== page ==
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Technology - washingtonpost.com

'Witty' Worm Wrecks Computers

Sat Mar 20, 7:16 PM ET

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By Brian Krebs, washingtonpost.com Staff Writer

A quickly spreading Internet worm destroyed or damaged tens of thousands of personal computers worldwide Saturday morning by exploiting a security flaw in a firewall program designed to protect PCs from online threats, computer experts said.

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The "Witty" worm writes random data onto the hard drives of computers equipped with the Black Ice and Real Secure Internet firewall products, causing the drives to fail and making it impossible to restart the PCs. Unlike many recent worms that arrive as e-mail attachments, it spreads automatically to vulnerable computers without any action on the part of the user.

At least 50,000 computers have been infected so far, according to Reston, Va.-based computer security firm iDefense and the Bethesda, Md.-based SANS Institute.

The firewalls were developed by Atlanta-based Internet Security Systems. Chris Rouland, vice president of the company's X-Force research and development division, said that as many as 32,000 corporate computers could be infected. The company does not know how many home users are infected. ISS released a patch and a detailed writeup of the affected products.

Most infected computers will have to be rebuilt from scratch unless their owners instead decide to buy new ones, said Ken Dunham, a computer security expert at iDefense.

"The thing looks like it will corrupt or crash most drives enough so that reinstallation is going to be required," he said. "This is a very destructive worm."

Officials at the Department of Homeland Security, which is in charge of the government's cybersecurity efforts, were unavailable for comment.

Internet worms, viruses and other malignant software often install software or open "back doors" that allow hackers to control infected computers. That often gives them access to private data that people keep on their computers, and allows them to use those computers to send out e-mail spam that cannot be traced back to its real owner. The Witty worm is different and in some respects more destructive because it renders the computer useless.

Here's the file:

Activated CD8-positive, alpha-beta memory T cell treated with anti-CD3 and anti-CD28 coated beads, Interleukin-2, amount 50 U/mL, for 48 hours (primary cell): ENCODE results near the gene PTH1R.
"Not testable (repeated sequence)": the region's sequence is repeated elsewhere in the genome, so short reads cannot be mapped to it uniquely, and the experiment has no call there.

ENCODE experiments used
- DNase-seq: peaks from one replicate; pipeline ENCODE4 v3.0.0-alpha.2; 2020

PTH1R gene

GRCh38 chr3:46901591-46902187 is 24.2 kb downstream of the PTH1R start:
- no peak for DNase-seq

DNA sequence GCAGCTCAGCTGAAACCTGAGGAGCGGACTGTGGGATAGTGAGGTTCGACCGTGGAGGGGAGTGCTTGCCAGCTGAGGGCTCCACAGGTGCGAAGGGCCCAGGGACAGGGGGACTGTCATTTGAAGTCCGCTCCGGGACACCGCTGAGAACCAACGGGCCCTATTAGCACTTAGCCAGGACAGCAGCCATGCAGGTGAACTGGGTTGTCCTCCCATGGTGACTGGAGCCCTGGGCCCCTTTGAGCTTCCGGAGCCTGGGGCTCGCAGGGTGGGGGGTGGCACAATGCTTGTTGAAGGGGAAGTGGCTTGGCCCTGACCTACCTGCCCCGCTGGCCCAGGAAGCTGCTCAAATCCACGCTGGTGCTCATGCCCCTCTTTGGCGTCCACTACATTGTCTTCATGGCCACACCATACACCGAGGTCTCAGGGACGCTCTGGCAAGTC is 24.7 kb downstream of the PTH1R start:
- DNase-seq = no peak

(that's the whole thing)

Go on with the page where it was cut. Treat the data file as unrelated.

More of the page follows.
Johannes Ullrich, chief technology officer for the SANS Internet Storm Center, said that the worm does not create files on infected computers so most antivirus software will not detect it.

Security vulnerability research firm eEye Digital Security identified the flaw last Wednesday. The Aliso Viejo, Calif.-based company discovered that it could trick some versions of Black Ice and Real Secure into processing Internet traffic that would allow attackers to transfer dangerous data to vulnerable computers.

The Witty worm gets its moniker from a message buried within its code that says: "insert witty message here." That comes just before the code that overwrites the infected hard drives.

Joe Stewart, a senior security researcher at Chicago-based security services company Lurhq, said he expects the worm to die out over the next few hours as vulnerable computers quickly become useless hosts.

"With all these hard drive problems, the infection rates are going to shrink pretty quickly as all these affected machines grind themselves to a halt," Stewart said

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I don't use XP (windows 98), but in the last week I have been subjected to a few worms/dialers/trojans/hijackers etc.

One I know was through an email.

I got Zone alarm pro 4 now,hopefully it does the trick,my norton wasn't picking alot of these up at first,but was picking some up on boot up and quarrenting them.

I've done two or moree scans a day since having Zone alarm installed and so far I have been clean of any of the above noted problems,although I have read alot of bad stuff about this program,somthing about WINSOCK errors?

You know anything about this program and its effect on WINSOCK Steve?

All the time I have had a computer (almost 2 years) I have not gotten a virus,until about three weeks back...